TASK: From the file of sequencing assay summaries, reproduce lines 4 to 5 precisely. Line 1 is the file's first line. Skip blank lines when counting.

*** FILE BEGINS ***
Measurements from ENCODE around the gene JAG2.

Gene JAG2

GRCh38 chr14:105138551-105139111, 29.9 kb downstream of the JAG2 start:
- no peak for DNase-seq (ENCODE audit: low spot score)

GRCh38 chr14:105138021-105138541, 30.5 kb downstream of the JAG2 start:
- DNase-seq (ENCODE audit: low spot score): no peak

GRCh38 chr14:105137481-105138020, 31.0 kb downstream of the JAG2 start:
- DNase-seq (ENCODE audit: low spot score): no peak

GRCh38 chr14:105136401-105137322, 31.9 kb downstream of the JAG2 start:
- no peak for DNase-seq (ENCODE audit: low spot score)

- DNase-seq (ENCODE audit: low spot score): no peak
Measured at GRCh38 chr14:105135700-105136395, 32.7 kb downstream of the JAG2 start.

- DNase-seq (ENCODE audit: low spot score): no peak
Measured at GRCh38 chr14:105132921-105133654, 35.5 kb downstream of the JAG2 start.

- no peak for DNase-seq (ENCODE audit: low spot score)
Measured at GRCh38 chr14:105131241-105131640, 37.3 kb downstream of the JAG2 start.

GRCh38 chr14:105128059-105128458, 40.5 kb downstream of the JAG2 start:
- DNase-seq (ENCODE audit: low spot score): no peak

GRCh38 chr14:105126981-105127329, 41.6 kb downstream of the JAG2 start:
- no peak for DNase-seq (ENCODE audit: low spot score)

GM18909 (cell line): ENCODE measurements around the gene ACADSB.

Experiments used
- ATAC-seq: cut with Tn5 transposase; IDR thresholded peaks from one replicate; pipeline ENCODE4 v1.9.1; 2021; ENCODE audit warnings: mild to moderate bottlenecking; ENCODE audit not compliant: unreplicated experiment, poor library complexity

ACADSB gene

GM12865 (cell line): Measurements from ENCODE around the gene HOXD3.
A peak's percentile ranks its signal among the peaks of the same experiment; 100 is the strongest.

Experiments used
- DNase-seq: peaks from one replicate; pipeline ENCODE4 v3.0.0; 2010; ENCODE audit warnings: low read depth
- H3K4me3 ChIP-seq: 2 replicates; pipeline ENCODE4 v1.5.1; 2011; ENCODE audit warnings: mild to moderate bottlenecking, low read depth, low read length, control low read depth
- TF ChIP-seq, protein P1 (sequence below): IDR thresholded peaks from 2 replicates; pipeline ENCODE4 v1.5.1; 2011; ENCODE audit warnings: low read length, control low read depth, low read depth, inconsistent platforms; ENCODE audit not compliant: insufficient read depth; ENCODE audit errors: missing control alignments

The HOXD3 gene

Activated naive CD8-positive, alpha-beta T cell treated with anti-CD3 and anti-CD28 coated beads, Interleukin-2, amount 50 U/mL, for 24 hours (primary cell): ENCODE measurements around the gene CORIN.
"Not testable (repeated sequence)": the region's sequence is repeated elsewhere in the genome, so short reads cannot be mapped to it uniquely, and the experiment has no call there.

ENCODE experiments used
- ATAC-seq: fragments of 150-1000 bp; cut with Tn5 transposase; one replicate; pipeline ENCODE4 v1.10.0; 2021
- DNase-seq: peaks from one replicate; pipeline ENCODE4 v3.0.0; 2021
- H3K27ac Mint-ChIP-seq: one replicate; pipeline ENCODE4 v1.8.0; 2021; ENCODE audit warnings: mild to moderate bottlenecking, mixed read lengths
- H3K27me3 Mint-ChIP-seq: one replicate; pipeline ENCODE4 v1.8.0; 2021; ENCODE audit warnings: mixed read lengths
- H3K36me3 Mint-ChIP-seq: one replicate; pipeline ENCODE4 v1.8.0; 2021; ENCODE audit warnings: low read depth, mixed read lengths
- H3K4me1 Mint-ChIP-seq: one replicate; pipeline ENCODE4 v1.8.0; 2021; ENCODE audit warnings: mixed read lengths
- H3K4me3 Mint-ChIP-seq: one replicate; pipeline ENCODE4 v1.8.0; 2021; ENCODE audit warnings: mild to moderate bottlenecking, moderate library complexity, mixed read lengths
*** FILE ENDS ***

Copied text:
- no peak for DNase-seq (ENCODE audit: low spot score)

GRCh38 chr14:105138021-105138541, 30.5 kb downstream of the JAG2 start: